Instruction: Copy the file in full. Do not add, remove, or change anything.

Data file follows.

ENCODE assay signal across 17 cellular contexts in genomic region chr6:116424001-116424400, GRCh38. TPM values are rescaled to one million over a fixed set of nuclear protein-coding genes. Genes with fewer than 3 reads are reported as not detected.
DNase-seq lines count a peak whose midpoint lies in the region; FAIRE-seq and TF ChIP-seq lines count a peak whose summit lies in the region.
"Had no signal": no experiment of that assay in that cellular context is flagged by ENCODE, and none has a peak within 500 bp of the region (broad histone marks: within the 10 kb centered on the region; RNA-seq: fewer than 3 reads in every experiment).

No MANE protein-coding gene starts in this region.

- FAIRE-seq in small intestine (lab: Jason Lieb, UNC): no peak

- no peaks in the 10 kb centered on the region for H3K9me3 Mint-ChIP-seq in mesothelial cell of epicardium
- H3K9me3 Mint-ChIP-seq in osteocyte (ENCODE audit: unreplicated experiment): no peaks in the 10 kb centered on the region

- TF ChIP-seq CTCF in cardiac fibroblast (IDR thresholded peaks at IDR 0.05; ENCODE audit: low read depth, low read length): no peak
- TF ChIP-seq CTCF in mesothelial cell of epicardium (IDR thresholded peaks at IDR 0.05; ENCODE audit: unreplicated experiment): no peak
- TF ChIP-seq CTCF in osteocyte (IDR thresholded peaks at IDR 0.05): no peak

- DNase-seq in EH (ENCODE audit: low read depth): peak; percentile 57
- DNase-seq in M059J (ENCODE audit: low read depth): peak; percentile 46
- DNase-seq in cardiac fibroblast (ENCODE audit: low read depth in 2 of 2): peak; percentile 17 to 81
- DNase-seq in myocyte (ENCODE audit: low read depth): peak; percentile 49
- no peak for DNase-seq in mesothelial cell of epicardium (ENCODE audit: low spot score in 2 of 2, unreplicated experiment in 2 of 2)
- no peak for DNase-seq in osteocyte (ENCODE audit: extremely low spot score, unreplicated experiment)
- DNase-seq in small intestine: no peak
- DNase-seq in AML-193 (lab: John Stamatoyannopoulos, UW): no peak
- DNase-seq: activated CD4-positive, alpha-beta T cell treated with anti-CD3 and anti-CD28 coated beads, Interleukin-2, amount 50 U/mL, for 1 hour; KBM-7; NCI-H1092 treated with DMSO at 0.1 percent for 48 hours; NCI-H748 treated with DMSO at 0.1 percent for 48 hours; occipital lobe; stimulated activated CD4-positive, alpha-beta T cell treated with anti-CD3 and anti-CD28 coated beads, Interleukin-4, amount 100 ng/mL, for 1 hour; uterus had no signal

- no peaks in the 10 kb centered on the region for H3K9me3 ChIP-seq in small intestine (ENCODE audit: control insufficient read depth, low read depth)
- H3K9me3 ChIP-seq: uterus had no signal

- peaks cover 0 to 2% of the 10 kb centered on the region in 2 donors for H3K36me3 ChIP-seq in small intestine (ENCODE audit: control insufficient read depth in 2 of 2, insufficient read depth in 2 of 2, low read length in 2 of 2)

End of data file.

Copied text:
ENCODE assay signal across 17 cellular contexts in genomic region chr6:116424001-116424400, GRCh38. TPM values are rescaled to one million over a fixed set of nuclear protein-coding genes. Genes with fewer than 3 reads are reported as not detected.
DNase-seq lines count a peak whose midpoint lies in the region; FAIRE-seq and TF ChIP-seq lines count a peak whose summit lies in the region.
"Had no signal": no experiment of that assay in that cellular context is flagged by ENCODE, and none has a peak within 500 bp of the region (broad histone marks: within the 10 kb centered on the region; RNA-seq: fewer than 3 reads in every experiment).

No MANE protein-coding gene starts in this region.

- FAIRE-seq in small intestine (lab: Jason Lieb, UNC): no peak

- no peaks in the 10 kb centered on the region for H3K9me3 Mint-ChIP-seq in mesothelial cell of epicardium
- H3K9me3 Mint-ChIP-seq in osteocyte (ENCODE audit: unreplicated experiment): no peaks in the 10 kb centered on the region

- TF ChIP-seq CTCF in cardiac fibroblast (IDR thresholded peaks at IDR 0.05; ENCODE audit: low read depth, low read length): no peak
- TF ChIP-seq CTCF in mesothelial cell of epicardium (IDR thresholded peaks at IDR 0.05; ENCODE audit: unreplicated experiment): no peak
- TF ChIP-seq CTCF in osteocyte (IDR thresholded peaks at IDR 0.05): no peak

- DNase-seq in EH (ENCODE audit: low read depth): peak; percentile 57
- DNase-seq in M059J (ENCODE audit: low read depth): peak; percentile 46
- DNase-seq in cardiac fibroblast (ENCODE audit: low read depth in 2 of 2): peak; percentile 17 to 81
- DNase-seq in myocyte (ENCODE audit: low read depth): peak; percentile 49
- no peak for DNase-seq in mesothelial cell of epicardium (ENCODE audit: low spot score in 2 of 2, unreplicated experiment in 2 of 2)
- no peak for DNase-seq in osteocyte (ENCODE audit: extremely low spot score, unreplicated experiment)
- DNase-seq in small intestine: no peak
- DNase-seq in AML-193 (lab: John Stamatoyannopoulos, UW): no peak
- DNase-seq: activated CD4-positive, alpha-beta T cell treated with anti-CD3 and anti-CD28 coated beads, Interleukin-2, amount 50 U/mL, for 1 hour; KBM-7; NCI-H1092 treated with DMSO at 0.1 percent for 48 hours; NCI-H748 treated with DMSO at 0.1 percent for 48 hours; occipital lobe; stimulated activated CD4-positive, alpha-beta T cell treated with anti-CD3 and anti-CD28 coated beads, Interleukin-4, amount 100 ng/mL, for 1 hour; uterus had no signal

- no peaks in the 10 kb centered on the region for H3K9me3 ChIP-seq in small intestine (ENCODE audit: control insufficient read depth, low read depth)
- H3K9me3 ChIP-seq: uterus had no signal

- peaks cover 0 to 2% of the 10 kb centered on the region in 2 donors for H3K36me3 ChIP-seq in small intestine (ENCODE audit: control insufficient read depth in 2 of 2, insufficient read depth in 2 of 2, low read length in 2 of 2)